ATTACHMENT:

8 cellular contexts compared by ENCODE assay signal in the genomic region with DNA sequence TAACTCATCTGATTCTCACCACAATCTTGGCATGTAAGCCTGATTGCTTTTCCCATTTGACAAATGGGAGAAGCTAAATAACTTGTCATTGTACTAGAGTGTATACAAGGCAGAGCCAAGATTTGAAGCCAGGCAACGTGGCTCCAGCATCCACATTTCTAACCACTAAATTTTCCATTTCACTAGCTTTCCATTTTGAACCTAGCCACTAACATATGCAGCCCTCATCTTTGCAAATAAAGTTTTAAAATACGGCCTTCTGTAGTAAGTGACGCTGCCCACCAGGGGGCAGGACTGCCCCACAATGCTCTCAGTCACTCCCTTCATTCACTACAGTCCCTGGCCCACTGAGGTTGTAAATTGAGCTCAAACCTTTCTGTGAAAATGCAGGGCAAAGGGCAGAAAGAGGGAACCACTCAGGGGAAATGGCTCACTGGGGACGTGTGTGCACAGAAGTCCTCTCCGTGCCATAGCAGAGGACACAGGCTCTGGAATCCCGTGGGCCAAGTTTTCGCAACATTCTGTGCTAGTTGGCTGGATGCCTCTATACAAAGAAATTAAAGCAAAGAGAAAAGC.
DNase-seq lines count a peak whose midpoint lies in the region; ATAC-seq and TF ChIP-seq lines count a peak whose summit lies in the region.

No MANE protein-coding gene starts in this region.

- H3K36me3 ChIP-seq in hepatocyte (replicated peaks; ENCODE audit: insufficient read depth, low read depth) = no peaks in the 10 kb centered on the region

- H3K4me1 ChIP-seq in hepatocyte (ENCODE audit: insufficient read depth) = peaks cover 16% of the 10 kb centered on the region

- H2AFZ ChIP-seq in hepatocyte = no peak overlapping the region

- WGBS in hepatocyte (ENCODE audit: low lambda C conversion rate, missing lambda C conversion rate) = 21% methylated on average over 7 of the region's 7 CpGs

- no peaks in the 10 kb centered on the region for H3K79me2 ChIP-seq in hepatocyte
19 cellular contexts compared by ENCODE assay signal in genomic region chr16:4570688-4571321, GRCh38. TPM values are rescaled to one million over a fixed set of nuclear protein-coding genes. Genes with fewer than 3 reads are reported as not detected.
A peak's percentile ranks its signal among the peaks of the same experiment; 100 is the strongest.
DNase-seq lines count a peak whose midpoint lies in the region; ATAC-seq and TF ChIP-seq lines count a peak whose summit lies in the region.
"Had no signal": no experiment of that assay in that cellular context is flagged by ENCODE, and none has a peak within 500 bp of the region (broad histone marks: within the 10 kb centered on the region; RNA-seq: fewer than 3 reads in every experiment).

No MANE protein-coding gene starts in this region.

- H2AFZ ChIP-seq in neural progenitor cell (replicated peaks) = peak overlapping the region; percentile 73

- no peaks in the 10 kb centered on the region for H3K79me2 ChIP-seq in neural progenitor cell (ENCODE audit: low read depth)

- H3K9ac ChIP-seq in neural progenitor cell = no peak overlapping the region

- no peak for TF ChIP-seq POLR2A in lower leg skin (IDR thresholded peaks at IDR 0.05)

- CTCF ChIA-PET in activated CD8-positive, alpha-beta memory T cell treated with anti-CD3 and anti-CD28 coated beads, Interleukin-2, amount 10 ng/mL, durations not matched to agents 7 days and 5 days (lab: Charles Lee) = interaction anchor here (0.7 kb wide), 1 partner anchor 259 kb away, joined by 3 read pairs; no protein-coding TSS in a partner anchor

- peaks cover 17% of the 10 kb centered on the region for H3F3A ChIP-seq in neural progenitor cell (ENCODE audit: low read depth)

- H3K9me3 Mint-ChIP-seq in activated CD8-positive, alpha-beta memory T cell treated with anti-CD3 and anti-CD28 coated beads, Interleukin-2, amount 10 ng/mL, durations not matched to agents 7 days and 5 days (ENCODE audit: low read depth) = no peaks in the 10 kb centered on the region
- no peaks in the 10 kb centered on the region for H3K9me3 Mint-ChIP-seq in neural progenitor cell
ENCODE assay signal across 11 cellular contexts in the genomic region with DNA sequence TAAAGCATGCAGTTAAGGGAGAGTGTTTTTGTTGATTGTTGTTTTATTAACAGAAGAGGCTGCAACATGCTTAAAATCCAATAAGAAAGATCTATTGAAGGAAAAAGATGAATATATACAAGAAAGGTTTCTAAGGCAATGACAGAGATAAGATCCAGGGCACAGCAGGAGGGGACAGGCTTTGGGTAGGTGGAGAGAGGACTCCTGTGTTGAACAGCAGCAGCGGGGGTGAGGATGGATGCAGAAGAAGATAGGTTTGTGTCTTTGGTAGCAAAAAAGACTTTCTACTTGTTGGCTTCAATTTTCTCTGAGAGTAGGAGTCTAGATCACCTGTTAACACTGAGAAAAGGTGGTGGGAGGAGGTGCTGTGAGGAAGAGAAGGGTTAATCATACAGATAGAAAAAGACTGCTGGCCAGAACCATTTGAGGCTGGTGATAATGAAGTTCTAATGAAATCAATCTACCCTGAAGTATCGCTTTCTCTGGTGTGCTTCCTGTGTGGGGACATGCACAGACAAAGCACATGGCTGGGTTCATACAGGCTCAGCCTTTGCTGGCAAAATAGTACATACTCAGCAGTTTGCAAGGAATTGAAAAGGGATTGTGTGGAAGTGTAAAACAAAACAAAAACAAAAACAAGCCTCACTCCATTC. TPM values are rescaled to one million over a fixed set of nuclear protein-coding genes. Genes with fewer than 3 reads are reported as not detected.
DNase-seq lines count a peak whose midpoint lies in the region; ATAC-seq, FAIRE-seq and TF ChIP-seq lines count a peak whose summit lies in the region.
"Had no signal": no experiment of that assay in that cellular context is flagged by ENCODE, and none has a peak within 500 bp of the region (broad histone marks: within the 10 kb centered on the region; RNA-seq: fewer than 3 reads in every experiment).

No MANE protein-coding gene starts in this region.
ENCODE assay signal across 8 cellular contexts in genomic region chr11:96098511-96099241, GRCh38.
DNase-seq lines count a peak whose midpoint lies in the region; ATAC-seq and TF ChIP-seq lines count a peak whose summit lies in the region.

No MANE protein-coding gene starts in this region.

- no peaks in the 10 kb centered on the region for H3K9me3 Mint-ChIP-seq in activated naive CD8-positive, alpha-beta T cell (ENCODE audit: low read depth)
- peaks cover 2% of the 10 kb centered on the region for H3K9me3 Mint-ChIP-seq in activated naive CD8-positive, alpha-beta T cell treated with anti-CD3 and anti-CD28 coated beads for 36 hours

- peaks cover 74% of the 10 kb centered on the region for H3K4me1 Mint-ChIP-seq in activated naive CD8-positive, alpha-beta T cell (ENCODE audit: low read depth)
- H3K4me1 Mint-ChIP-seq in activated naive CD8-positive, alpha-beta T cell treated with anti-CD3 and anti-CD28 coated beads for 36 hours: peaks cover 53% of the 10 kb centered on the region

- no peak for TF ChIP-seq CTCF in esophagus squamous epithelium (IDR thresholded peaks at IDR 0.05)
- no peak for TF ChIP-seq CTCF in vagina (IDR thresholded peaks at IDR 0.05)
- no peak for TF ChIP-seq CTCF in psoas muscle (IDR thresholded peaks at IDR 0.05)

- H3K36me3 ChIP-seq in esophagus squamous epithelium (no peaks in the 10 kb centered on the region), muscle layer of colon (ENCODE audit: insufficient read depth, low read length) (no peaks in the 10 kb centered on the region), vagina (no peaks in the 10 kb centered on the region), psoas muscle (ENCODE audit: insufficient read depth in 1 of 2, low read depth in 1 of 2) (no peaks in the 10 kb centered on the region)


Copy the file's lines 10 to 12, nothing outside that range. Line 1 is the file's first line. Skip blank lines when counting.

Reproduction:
A peak's percentile ranks its signal among the peaks of the same experiment; 100 is the strongest.
DNase-seq lines count a peak whose midpoint lies in the region; ATAC-seq and TF ChIP-seq lines count a peak whose summit lies in the region.
"Had no signal": no experiment of that assay in that cellular context is flagged by ENCODE, and none has a peak within 500 bp of the region (broad histone marks: within the 10 kb centered on the region; RNA-seq: fewer than 3 reads in every experiment).